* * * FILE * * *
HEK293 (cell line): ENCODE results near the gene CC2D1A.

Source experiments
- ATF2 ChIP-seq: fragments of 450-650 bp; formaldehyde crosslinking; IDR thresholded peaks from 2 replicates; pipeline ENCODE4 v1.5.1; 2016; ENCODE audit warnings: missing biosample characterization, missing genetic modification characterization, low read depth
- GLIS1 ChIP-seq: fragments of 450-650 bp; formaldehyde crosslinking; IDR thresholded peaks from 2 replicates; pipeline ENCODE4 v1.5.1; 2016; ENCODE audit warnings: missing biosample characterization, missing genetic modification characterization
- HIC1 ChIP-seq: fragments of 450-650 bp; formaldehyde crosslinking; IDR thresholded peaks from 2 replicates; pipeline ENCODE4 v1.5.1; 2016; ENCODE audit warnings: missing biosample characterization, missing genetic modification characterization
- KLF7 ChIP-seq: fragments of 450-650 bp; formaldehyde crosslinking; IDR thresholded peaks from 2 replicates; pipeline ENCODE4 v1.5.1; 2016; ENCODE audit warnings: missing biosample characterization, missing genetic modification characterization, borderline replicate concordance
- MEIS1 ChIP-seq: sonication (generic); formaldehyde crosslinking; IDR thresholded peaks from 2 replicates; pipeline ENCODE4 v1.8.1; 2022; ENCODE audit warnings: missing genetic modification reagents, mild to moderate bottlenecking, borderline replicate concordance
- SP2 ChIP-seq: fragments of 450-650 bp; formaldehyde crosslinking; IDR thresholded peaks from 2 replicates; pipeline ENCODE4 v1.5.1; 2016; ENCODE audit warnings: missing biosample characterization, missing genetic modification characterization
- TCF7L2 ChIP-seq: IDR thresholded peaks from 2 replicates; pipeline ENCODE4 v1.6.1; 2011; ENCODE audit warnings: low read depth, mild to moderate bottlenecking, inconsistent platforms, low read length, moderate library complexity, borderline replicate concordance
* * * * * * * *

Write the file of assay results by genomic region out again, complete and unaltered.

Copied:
HEK293 (cell line): ENCODE results near the gene CC2D1A.

Source experiments
- ATF2 ChIP-seq: fragments of 450-650 bp; formaldehyde crosslinking; IDR thresholded peaks from 2 replicates; pipeline ENCODE4 v1.5.1; 2016; ENCODE audit warnings: missing biosample characterization, missing genetic modification characterization, low read depth
- GLIS1 ChIP-seq: fragments of 450-650 bp; formaldehyde crosslinking; IDR thresholded peaks from 2 replicates; pipeline ENCODE4 v1.5.1; 2016; ENCODE audit warnings: missing biosample characterization, missing genetic modification characterization
- HIC1 ChIP-seq: fragments of 450-650 bp; formaldehyde crosslinking; IDR thresholded peaks from 2 replicates; pipeline ENCODE4 v1.5.1; 2016; ENCODE audit warnings: missing biosample characterization, missing genetic modification characterization
- KLF7 ChIP-seq: fragments of 450-650 bp; formaldehyde crosslinking; IDR thresholded peaks from 2 replicates; pipeline ENCODE4 v1.5.1; 2016; ENCODE audit warnings: missing biosample characterization, missing genetic modification characterization, borderline replicate concordance
- MEIS1 ChIP-seq: sonication (generic); formaldehyde crosslinking; IDR thresholded peaks from 2 replicates; pipeline ENCODE4 v1.8.1; 2022; ENCODE audit warnings: missing genetic modification reagents, mild to moderate bottlenecking, borderline replicate concordance
- SP2 ChIP-seq: fragments of 450-650 bp; formaldehyde crosslinking; IDR thresholded peaks from 2 replicates; pipeline ENCODE4 v1.5.1; 2016; ENCODE audit warnings: missing biosample characterization, missing genetic modification characterization
- TCF7L2 ChIP-seq: IDR thresholded peaks from 2 replicates; pipeline ENCODE4 v1.6.1; 2011; ENCODE audit warnings: low read depth, mild to moderate bottlenecking, inconsistent platforms, low read length, moderate library complexity, borderline replicate concordance